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Delhi share wall to stall China

A February report said Chinese FDI into India stood at $6.2b
The department for the promotion of industry and internal trade (DPIIT) issued a press note that said that foreign investments from countries that share a border with India will require government approval from now on.

R. Suryamurthy   |   New Delhi   |   Published 18.04.20, 09:43 PM

The Narendra Modi government on Saturday put in place a regulatory oversight mechanism in a thinly disguised attempt to stop Chinese investors from scooping up stakes in Indian companies whose valuations may have gone through the wringer after the coronavirus outbreak.

The department for the promotion of industry and internal trade (DPIIT) issued a press note that said that foreign investments from countries that share a border with India will require government approval from now on.

The note, which did not mention China, said the change in the policy governing foreign direct investment was designed to curb “opportunistic takeovers or acquisitions of Indian companies due to the current Covid-19 pandemic”.

India shares land borders with seven countries: Pakistan, Bangladesh, China, Nepal, Bhutan, Myanmar and Afghanistan.

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Similar restrictions were already in place for Bangladesh and Pakistan but had till now not applied to China and the other neighbours.

The Modi government had changed its FDI policy in 2017 when it abolished the Foreign Investment Promotion Board, raised the foreign investment limits in most sectors, and permitted most investments through the so-called automatic route.

Many analysts tried to link the sudden decision to a disclosure last week that the People’s Bank of China had raised its stake in mortgage financier HDFC Ltd to 1.01 per cent during the quarter ended March 31 — which had set alarm bells ringing in the corridors of power.

The move to subject Chinese investors to a higher level of scrutiny and a rigorous approval process could hurt FDI flows into two sectors: telecom and technology start-ups.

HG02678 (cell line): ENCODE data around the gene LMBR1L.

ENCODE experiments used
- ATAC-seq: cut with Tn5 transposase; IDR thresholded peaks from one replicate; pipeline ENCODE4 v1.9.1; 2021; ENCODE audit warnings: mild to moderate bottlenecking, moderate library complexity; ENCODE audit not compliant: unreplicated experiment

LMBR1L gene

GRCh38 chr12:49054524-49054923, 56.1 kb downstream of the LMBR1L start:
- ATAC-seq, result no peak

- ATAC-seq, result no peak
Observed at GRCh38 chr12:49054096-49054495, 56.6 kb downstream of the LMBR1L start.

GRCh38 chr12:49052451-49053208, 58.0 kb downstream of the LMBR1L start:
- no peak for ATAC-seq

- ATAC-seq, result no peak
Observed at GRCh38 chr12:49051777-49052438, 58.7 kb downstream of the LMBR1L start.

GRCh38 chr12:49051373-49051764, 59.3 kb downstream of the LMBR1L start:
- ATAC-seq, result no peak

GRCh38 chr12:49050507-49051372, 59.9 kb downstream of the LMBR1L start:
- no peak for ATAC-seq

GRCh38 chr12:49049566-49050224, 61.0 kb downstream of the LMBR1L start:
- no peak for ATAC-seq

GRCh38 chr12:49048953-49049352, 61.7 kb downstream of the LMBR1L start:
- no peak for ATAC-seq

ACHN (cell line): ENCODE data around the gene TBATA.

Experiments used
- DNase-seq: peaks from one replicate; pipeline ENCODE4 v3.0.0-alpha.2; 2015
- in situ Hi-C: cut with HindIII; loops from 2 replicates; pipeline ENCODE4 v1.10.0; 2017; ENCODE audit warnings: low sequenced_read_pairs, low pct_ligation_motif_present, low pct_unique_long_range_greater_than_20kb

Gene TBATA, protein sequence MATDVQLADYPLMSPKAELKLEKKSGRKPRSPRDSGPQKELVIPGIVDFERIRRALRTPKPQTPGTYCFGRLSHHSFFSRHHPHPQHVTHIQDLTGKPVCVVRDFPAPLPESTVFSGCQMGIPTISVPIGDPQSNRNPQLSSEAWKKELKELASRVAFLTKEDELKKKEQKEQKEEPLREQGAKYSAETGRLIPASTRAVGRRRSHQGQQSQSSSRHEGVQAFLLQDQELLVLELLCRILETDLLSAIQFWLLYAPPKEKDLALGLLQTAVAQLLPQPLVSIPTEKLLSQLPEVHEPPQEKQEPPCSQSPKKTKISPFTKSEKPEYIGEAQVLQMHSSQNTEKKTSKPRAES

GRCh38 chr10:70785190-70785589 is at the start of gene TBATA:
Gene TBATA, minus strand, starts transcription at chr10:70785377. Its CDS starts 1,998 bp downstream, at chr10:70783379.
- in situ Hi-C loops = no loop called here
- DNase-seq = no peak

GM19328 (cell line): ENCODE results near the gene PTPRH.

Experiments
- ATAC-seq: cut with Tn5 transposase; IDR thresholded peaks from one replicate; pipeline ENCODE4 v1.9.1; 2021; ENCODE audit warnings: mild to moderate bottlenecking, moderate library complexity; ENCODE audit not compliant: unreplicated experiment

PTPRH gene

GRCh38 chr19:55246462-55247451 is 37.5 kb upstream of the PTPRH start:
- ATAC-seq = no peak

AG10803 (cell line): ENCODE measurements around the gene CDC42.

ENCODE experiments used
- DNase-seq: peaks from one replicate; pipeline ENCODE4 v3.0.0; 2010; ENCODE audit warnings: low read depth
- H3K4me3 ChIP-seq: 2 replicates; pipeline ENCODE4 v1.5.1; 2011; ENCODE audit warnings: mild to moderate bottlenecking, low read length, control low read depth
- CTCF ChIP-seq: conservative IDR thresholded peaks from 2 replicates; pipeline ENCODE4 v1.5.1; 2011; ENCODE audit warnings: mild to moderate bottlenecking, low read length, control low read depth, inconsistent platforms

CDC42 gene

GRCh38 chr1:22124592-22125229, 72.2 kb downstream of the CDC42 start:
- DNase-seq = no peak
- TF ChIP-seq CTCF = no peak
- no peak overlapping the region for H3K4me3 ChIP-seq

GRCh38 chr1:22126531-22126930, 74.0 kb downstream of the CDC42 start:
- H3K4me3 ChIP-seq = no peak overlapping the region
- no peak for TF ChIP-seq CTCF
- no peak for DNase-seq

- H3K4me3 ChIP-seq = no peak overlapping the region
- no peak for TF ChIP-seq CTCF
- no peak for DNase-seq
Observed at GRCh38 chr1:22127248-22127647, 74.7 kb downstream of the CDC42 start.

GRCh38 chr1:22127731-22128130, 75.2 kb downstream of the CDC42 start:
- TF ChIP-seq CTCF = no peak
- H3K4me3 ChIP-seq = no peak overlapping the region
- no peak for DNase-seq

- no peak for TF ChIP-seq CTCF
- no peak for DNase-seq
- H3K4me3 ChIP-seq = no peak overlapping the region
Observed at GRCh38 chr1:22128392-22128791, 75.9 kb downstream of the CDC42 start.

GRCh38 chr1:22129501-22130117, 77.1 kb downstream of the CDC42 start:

The bigger worry for investors will be that any change in the beneficial ownership of any Indian entity – directly or indirectly -- as a result of a “transfer of ownership of any existing or future FDI” that falls within the ambit of the new rules will “also require government approval”.

This opens the doors for government scrutiny of cross-border transactions and offshore entities to check any contrived shareholding structures involving tax haven-based entities.

Analysts said the move could see the government demanding an ultimate investor disclosure and scrutiny of all the FDI coming into the country, including those coming through the automatic route.

It normally takes about five months to clear investment proposals made through the approval route. This could widen with the change in the FDI regulations.

The move also came days after former Congress president Rahul Gandhi warned that Indian corporate groups had become easy takeover targets because of the economic slowdown and a meltdown in their valuations.

“We are living in extraordinary times and there is a heightened sense of vulnerability. Given that every country is feeling vulnerable and no one knows exactly what lies ahead, the Indian government seems to have chosen to play safe with regard to investments in India by Chinese companies,” said Saurabh Mukherjea, founder of Marcellus Investment Managers.

Start-ups face heat